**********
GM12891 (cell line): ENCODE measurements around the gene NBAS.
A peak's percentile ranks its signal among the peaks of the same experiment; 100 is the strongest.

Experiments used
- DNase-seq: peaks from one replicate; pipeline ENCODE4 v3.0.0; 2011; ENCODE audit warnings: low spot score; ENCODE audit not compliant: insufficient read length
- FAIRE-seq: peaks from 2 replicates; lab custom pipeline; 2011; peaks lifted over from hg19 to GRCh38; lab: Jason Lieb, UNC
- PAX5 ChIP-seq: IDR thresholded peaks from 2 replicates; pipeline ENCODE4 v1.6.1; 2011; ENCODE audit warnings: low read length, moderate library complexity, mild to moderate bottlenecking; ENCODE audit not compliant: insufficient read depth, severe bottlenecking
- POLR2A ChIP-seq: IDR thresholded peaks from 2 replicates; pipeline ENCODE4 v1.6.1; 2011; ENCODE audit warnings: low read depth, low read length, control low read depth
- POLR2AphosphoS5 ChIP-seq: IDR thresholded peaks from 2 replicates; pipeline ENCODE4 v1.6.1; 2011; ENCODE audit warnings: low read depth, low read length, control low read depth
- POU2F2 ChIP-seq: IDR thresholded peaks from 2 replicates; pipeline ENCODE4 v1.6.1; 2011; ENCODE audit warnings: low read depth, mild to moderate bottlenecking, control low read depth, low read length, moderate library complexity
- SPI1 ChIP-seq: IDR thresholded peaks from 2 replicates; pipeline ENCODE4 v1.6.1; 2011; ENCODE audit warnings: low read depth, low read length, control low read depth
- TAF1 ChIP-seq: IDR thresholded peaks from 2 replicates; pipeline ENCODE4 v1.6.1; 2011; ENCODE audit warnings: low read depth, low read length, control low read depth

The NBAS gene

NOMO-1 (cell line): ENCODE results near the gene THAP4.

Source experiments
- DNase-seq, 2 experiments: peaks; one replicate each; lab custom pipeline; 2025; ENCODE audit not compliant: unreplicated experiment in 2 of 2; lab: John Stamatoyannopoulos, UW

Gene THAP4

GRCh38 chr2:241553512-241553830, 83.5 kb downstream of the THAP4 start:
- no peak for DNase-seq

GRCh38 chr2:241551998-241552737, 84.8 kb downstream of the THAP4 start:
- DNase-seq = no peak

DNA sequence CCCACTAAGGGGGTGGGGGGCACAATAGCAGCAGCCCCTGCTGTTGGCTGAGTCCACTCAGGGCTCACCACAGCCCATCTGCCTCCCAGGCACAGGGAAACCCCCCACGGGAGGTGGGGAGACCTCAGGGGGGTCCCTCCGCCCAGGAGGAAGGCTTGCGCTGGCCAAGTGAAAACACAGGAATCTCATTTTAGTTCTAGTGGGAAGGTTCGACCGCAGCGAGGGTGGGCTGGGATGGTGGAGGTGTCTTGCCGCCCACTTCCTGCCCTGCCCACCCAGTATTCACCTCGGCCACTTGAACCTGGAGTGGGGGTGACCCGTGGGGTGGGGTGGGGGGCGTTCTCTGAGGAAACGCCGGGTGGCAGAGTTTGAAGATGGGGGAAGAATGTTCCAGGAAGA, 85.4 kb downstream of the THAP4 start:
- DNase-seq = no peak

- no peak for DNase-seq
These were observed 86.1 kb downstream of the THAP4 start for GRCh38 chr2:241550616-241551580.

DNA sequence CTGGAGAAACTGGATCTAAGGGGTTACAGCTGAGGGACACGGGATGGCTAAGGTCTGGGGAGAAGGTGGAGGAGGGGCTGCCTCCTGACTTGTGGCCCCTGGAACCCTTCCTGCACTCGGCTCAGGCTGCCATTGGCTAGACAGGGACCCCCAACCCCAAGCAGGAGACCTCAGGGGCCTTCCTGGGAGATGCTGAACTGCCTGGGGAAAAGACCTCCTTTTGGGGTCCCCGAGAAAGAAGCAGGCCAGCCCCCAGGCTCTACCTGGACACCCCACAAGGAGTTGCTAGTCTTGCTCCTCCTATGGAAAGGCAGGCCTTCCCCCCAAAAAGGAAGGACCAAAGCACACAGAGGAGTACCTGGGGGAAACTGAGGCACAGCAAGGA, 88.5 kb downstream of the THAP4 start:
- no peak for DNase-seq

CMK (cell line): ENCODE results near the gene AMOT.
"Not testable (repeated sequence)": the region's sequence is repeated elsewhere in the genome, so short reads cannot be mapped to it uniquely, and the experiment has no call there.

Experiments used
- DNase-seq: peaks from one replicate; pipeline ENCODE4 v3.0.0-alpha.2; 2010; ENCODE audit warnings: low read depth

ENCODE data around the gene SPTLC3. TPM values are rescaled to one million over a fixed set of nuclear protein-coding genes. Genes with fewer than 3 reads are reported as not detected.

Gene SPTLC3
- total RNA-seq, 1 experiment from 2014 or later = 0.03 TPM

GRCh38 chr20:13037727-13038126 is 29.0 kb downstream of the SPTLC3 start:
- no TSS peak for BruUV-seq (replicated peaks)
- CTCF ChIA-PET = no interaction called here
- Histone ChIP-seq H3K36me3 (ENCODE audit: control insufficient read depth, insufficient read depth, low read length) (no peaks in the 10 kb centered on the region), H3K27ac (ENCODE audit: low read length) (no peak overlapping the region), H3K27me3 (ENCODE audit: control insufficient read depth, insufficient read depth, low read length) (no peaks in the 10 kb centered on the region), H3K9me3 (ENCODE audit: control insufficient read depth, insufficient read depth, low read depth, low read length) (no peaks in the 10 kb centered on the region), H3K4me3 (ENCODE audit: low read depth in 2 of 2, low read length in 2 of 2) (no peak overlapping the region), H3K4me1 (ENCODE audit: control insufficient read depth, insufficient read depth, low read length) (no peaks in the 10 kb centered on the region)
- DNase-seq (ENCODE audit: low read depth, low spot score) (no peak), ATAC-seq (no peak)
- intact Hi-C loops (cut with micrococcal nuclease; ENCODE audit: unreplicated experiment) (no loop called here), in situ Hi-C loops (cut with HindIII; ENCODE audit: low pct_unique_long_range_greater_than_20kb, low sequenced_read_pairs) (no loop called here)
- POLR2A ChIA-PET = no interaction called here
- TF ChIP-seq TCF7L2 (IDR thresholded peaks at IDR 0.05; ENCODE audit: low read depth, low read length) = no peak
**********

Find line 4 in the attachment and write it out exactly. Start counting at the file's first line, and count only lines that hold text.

- DNase-seq: peaks from one replicate; pipeline ENCODE4 v3.0.0; 2011; ENCODE audit warnings: low spot score; ENCODE audit not compliant: insufficient read length